· ·

Vietnam undercover

One of the hottest holiday destinations to hit travel wish lists in recent years is Vietnam, where natural beauty, a turbulent history and mouth-watering cuisine conspire to create an experience to suit 21st century travellers in search of holidays that go beyond the bucket and spade variety. It is forty years since the fall of Saigon in 1975 and the country has come a long way since. Today’s Vietnam is a cultural East meets West smack in the face, with high rise Ho Chi Minh City (formerly Saigon) juxtaposed with the serenity of the central Highlands. Red Savannah’s South-east Asia specialist goes beyond the Top Ten’s to uncover some of Vietnam’s hidden gems – places and experiences that reveal the country’s history and culture. Covert Saigon ‘American War’ sites such as Cu Chi, Hoa Lo Prison and Vinh Moc have long been known, but vestiges of the late 20th century war continue to emerge. Visitors to the city can now visit a once-secret ammunitions cellar hidden under a house in the backstreets of Ho Chi Minh City. Concealed amongst a warren of alleyways, the inconspicuous bullet-wounded house was used by the Viet Cong and the commandos of Team 5 in the build-up to the Tet Offensive. Left in its original condition, visitors step back into 1968 to witness a weapons-filled bunker lying below a trap door, and a secret passage leading to a room filled with uniforms, medals and weaponry. Tha Om – Hue One can spend hours exploring the cultural relics of imperial Vietnam at Hue. The ruined Nguyen palaces, pagodas, tombs and temples lie scarred by 20th century wars, but remain delightfully untouched by urban renewal cities. Tha Om is a delightful pit stop tucked away in the heart of the city. Housed in one of the original court mandarins’ houses on the riverbank, Huyen Ton Nu Cam Tu – a direct descendent of the royal family – and her husband create delicious traditional Vietnamese meals and hold informal cooking classes in a wonderful house that has been passed down through generations; a particularly atmospheric place to explore the flavours of the region and rest weary legs. Tha Om's owner - Vinh Tu Cycling in Ninh Bin Province Whilst the cities are all high-rise hustle and bustle, life in Vietnam’s rural provinces couldn’t be more peaceful. The striking limestone karsts of the north jut out into piercing green rice terraces and valleys cut through by the Red River. Cycling through such landscapes is a pleasure, allowing access to regions unreachable by road. Beginning at Van Long there are delightful trails, passing ancient ruins and villages where rice lies drying in the streets. When tired of cycling, take a sampan to sail slowly along the river, stopping to enjoy a refreshing cup of green tea with a local lady in a traditional longhouse. Local lady offering green tea in Ninh Binh Vespa after dark One of the most fun, although probably not the most obvious, ways of exploring Ho Chi Minh City, is riding pillion on a Vespa driven by a specialist guide who knows the city’s streets and hidden haunts. The ‘after dark’ ride involves meeting at a bar before weaving between the traffic and stopping at various hole-in-the-wall cafés, street food stalls and bustling bars to absorb the nightlife. Navigating the backstreets, you’ll wander through peoples’ backyards to discover impromptu coffee shops, meet great characters and listen to live music, from the authentic – fabulous traditional folk singers – to the bizarre; when I was there it was a Michael Jackson tribute! Mel on a Vespa tour in Ho Chi Minh Melissa Matthews is Director of Operations at Red Savannah. If you would like to be a guest blogger on A Luxury Travel Blog in order to raise your profile, please contact us.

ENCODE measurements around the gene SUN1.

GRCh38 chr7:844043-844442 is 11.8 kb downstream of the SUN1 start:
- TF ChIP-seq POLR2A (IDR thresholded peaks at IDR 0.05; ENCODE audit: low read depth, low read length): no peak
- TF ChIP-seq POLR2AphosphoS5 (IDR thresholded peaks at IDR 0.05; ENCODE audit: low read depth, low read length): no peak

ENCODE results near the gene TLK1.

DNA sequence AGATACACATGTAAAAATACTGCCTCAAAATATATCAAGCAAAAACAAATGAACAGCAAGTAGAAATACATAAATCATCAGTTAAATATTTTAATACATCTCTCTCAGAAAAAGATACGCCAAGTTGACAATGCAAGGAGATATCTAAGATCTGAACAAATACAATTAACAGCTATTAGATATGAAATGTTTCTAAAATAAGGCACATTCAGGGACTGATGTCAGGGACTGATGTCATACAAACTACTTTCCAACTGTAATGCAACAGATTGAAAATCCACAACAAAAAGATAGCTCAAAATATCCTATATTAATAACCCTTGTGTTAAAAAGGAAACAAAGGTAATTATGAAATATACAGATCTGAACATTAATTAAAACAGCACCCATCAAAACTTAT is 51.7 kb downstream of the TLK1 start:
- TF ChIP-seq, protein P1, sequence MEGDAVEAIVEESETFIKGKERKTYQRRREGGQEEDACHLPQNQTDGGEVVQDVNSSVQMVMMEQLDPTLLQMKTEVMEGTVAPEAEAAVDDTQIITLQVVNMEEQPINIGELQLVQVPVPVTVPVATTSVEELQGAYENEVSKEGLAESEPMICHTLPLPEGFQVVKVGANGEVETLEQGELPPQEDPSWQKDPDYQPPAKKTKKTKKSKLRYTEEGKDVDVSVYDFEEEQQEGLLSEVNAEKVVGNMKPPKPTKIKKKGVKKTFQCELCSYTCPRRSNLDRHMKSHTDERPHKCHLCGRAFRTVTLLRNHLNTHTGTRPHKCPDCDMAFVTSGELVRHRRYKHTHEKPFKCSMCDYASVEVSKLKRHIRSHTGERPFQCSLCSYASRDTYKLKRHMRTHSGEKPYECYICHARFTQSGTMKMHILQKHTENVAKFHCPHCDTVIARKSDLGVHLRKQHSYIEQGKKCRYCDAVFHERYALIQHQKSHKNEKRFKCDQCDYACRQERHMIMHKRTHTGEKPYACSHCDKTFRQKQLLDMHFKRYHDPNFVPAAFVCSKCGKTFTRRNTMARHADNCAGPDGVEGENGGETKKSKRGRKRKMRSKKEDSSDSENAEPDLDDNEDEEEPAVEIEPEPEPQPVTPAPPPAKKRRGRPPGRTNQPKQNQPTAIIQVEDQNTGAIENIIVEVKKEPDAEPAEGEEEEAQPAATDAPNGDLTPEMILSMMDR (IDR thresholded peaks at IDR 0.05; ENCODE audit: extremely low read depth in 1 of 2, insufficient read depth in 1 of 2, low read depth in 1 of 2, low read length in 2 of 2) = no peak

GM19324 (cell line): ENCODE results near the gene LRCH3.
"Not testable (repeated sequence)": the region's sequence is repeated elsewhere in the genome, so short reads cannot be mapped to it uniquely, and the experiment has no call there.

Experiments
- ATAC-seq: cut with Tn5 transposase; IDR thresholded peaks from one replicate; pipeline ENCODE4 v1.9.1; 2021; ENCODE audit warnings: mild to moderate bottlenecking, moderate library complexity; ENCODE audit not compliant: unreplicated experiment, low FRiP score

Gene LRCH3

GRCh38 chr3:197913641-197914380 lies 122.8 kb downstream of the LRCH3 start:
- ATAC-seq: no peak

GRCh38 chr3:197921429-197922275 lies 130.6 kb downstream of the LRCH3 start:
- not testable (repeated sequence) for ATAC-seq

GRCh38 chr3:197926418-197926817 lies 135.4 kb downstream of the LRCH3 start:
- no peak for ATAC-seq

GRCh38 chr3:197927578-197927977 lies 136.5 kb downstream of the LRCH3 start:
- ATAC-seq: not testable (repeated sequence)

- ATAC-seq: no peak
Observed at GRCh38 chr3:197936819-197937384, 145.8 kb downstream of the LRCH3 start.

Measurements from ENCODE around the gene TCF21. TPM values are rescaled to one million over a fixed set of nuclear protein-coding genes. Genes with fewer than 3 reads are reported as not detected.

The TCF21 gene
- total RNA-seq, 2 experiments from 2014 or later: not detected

Did you enjoy this article?

Receive similar content direct to your inbox.


  1. I would really enjoy the vespa ride around Ho Chi Minh city. I think this would be a great way to experience the cities culture. Trying the different cafes and street food Vietnam has to offer is something that I would definitely look to do.

  2. Vietnam is surely a rich travel destination for its unique culture and turbulent history and mouth-watering cuisines. I liked the post as it covered all three of those…

  3. I’ve been to Thailand but not Vietnam – it strikes me as fairly similar, with the bustling modern cities contrasting the rich history evidenced by stunning monuments and buildings. The street food sounds fabulous – some of the best meals I find are made by street vendors!

Comments are closed.